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21 May 2013

Does Facebook Make High School Students Smarter?

Keywords: media, survey, teens, Websites, Western Europe, education, internet, social media,

Social networking sites (SNSs) are extremely popular among young people. This popularity often raises concerns, because the use of SNSs is associated with possible risks, such as cyberbullying. However, according to a study published in Computers & Education there are also potential benefits. The study shows that British teens who have had a Facebook account for over a year have better developed mental skills. 

Take aways

  • High school students who use Facebook for over a year have better developed mental skills.
  • The frequency of Facebook use (every hour or once a month) does not affect these skills. 
  • Teens who have been using Facebook for a longer time feel more connected to their family, friends, peers, and society.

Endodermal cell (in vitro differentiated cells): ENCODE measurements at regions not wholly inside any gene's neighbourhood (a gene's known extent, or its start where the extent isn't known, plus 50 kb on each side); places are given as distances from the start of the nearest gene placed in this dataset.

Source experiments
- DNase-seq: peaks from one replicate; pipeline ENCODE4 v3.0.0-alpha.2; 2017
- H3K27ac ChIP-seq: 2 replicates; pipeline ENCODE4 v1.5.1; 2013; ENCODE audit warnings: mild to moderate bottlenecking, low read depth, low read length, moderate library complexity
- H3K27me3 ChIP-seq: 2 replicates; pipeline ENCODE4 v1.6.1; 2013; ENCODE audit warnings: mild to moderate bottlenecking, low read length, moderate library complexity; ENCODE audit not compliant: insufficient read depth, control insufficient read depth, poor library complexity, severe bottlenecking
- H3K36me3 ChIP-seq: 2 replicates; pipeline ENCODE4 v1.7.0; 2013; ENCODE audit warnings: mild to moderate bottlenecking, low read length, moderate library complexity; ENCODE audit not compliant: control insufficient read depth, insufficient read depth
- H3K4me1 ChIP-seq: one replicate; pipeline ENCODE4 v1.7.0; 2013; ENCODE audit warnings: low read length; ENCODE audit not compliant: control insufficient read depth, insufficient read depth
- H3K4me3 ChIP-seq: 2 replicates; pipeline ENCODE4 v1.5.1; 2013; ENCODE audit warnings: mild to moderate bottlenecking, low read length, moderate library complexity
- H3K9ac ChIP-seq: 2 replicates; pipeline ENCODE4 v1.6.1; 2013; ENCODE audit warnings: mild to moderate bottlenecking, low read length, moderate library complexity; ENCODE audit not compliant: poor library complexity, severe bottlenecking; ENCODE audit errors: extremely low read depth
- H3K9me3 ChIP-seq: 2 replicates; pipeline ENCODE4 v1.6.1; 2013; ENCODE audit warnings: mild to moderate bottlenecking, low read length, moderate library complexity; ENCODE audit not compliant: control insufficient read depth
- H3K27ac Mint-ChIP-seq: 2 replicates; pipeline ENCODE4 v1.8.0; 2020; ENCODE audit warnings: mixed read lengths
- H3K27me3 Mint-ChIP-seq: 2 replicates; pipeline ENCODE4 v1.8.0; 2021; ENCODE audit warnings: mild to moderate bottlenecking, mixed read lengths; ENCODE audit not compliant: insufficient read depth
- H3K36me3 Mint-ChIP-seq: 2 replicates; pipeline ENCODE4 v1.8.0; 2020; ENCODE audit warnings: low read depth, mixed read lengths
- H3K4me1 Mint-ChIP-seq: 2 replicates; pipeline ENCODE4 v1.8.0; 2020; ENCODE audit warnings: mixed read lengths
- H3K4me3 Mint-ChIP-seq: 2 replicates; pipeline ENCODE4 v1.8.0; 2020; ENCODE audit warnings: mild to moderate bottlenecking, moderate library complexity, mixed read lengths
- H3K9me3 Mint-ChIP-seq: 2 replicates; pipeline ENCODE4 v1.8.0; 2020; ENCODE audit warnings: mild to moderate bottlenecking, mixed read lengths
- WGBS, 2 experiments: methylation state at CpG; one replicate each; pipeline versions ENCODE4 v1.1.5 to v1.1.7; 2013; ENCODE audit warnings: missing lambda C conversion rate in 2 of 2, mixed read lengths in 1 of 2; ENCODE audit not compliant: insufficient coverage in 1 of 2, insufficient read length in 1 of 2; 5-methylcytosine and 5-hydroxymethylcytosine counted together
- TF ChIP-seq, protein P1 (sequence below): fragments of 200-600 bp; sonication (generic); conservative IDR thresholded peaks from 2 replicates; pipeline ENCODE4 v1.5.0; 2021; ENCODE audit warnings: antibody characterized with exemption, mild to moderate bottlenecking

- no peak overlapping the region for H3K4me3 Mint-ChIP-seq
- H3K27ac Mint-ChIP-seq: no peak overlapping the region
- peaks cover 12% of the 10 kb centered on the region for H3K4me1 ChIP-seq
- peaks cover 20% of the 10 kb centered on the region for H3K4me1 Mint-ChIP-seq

Study information

  • The question?

    Do social networking sites impact teens’ mental skills?

  • Who?

    104 15-and 17-years old high school students (mean age: 15 years old; 52% girls).

  • Where?

    United Kingdom

  • How?

    All students took a vocabulary, spelling, and math test. They also filled out a survey about their social media use. Only 56 students completed a verbal working memory test.

Facts and findings

  • High school students who had a Facebook account for over one year had greater scores for verbal working memory, vocabulary, and spelling compared to those who had an account for a shorter period (see Figure 1). 
  • There was no difference between the lengths of using Facebook for students’ math scores. 
  • However, using YouTube did not affect the teens’ mental skills. 
  • Also, there was no difference in mental skills between active (every hour) and regular (once a month) Facebook users. 
  • Students who were longer Facebook user felt more connected to their family, friends, peers, and society (see Figure 1).
  • The majority of the teens had a Facebook account (85%) and 99% used YouTube once a month or more. 
  • Critical note: this study does not allow for any conclusions about cause (using SNSs) and effect (teens' mental skills). The results only show that there is an association between using SNSs and better cognitive skills.